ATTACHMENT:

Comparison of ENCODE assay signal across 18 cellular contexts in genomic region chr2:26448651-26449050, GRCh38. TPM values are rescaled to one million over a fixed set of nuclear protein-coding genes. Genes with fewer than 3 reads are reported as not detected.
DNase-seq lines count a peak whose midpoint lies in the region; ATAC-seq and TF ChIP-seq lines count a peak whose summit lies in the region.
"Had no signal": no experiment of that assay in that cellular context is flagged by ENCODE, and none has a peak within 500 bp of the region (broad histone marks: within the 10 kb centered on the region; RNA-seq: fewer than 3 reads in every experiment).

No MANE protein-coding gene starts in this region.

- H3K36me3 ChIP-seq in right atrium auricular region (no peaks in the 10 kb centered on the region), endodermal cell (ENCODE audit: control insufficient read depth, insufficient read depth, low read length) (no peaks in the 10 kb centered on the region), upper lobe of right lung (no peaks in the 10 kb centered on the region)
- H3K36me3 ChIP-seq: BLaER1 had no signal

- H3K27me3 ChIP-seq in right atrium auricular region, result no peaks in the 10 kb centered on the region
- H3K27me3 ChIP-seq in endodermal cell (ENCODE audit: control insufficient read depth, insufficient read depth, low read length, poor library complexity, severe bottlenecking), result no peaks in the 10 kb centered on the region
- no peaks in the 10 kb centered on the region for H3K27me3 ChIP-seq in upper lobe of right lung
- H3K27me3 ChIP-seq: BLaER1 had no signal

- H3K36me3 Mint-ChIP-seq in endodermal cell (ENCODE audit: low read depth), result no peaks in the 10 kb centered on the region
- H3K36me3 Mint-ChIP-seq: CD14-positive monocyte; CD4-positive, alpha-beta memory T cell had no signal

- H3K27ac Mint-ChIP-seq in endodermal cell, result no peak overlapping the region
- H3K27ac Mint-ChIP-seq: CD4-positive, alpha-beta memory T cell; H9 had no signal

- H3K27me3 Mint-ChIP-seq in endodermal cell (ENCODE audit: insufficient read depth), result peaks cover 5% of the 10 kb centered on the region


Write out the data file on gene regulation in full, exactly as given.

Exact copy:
Comparison of ENCODE assay signal across 18 cellular contexts in genomic region chr2:26448651-26449050, GRCh38. TPM values are rescaled to one million over a fixed set of nuclear protein-coding genes. Genes with fewer than 3 reads are reported as not detected.
DNase-seq lines count a peak whose midpoint lies in the region; ATAC-seq and TF ChIP-seq lines count a peak whose summit lies in the region.
"Had no signal": no experiment of that assay in that cellular context is flagged by ENCODE, and none has a peak within 500 bp of the region (broad histone marks: within the 10 kb centered on the region; RNA-seq: fewer than 3 reads in every experiment).

No MANE protein-coding gene starts in this region.

- H3K36me3 ChIP-seq in right atrium auricular region (no peaks in the 10 kb centered on the region), endodermal cell (ENCODE audit: control insufficient read depth, insufficient read depth, low read length) (no peaks in the 10 kb centered on the region), upper lobe of right lung (no peaks in the 10 kb centered on the region)
- H3K36me3 ChIP-seq: BLaER1 had no signal

- H3K27me3 ChIP-seq in right atrium auricular region, result no peaks in the 10 kb centered on the region
- H3K27me3 ChIP-seq in endodermal cell (ENCODE audit: control insufficient read depth, insufficient read depth, low read length, poor library complexity, severe bottlenecking), result no peaks in the 10 kb centered on the region
- no peaks in the 10 kb centered on the region for H3K27me3 ChIP-seq in upper lobe of right lung
- H3K27me3 ChIP-seq: BLaER1 had no signal

- H3K36me3 Mint-ChIP-seq in endodermal cell (ENCODE audit: low read depth), result no peaks in the 10 kb centered on the region
- H3K36me3 Mint-ChIP-seq: CD14-positive monocyte; CD4-positive, alpha-beta memory T cell had no signal

- H3K27ac Mint-ChIP-seq in endodermal cell, result no peak overlapping the region
- H3K27ac Mint-ChIP-seq: CD4-positive, alpha-beta memory T cell; H9 had no signal

- H3K27me3 Mint-ChIP-seq in endodermal cell (ENCODE audit: insufficient read depth), result peaks cover 5% of the 10 kb centered on the region